Testing Blood Sugar Level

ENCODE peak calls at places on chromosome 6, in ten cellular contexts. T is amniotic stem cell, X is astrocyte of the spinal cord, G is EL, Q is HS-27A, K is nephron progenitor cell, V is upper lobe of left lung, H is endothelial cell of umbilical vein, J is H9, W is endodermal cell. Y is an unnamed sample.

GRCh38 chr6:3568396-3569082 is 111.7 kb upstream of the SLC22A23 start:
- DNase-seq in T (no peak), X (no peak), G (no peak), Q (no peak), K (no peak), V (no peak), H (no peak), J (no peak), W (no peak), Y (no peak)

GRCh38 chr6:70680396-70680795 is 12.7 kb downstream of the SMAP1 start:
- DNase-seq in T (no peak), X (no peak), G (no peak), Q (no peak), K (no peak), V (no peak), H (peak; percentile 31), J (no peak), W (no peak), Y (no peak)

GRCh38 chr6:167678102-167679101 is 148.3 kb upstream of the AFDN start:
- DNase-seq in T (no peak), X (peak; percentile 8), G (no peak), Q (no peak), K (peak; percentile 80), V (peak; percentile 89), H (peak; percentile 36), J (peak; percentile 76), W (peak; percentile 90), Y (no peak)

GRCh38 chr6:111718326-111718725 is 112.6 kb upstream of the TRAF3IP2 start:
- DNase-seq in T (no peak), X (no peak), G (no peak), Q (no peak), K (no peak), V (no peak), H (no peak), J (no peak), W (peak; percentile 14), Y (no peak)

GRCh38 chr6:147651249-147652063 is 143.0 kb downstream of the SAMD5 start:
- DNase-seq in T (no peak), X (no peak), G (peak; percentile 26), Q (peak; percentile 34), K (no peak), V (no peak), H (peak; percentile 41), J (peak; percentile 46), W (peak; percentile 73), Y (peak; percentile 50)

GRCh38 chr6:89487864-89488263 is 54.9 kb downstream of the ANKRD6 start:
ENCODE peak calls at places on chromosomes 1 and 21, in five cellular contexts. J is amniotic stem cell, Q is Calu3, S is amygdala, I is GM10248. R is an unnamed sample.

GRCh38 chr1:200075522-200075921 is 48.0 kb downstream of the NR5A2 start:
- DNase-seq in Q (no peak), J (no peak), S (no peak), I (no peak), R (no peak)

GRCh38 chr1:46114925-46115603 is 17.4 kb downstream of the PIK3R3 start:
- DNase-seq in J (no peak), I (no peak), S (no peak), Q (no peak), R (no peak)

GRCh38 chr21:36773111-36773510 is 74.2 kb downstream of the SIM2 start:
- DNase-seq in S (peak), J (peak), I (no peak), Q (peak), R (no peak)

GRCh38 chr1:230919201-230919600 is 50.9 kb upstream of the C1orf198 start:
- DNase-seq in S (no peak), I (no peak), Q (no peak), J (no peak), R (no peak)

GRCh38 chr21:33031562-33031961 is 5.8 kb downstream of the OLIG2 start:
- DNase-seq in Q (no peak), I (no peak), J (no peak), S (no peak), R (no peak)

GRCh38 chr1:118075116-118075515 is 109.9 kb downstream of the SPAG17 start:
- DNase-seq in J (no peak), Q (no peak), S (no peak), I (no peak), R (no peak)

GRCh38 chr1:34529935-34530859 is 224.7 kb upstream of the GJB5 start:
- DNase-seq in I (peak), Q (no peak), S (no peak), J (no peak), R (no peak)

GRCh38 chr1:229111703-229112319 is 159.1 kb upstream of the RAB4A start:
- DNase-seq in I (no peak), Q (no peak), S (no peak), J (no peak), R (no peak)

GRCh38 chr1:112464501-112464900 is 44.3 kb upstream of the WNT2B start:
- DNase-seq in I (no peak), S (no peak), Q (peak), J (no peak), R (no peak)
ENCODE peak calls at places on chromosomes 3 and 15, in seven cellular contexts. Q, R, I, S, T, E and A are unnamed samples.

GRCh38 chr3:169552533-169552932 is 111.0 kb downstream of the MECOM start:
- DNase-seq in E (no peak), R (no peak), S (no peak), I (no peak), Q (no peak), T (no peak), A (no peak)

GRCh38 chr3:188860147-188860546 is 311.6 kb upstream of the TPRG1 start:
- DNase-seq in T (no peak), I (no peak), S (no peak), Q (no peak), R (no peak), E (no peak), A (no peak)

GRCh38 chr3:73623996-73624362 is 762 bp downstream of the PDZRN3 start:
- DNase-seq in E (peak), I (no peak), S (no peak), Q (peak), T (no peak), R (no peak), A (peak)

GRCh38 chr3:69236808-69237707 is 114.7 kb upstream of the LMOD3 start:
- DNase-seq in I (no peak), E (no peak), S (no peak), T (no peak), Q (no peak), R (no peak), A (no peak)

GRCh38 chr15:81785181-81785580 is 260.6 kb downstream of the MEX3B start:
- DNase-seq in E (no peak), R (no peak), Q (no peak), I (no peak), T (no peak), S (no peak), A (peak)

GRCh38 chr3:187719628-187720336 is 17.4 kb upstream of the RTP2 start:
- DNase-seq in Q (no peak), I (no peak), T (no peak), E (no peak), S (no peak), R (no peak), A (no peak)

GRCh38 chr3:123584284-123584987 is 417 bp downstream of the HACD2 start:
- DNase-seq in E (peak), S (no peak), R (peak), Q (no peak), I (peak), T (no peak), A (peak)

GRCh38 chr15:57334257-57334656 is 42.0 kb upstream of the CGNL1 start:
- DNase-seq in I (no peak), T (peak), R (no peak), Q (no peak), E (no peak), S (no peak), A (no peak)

How do hormones regulate blood sugar levels? ‘Blood glucose testing’ is an activity designed to increase understanding of the hormones that control blood sugar in the body, and why this control is important in staying healthy. This activity is designed for students aged 11-14 and involves practical science techniques such as pipetting. Students can gain a practical understanding of the hormones that are secreted in the body when blood sugar levels are too high or too low. Aims: To introduce insulin and glucagon as hormones that help control blood sugar levels To give students the chance to develop practical science skills using pipettes and test tubes Curriculum links: Homeostasis Hormonal control in humans Hormones and eating Take home messages: blood glucose levels need to be kept in a very narrow “safe” range for our bodies to function correctly the hormones glucagon and insulin regulate blood sugar levels Glucagon is produced by the pancreas and stimulates glucose to be released from glycogen in the liver Insulin is produced by the pancreas and allows cells to absorb glucose from the bloodstream Discussion points: Diabetes occurs when blood glucose levels are not regulated properly. Type-1 diabetes is when you no longer produce insulin and your blood glucose level can become dangerously high unless you are given insulin regularly by injection. Type-2 diabetes is when you don’t produce enough insulin or no longer respond to the insulin you do produce. Type-1 diabetes is an autoimmune disease and tends to be diagnosed in children. Type-2 diabetes tends to affect older people or those who are over-weight. Continue reading >>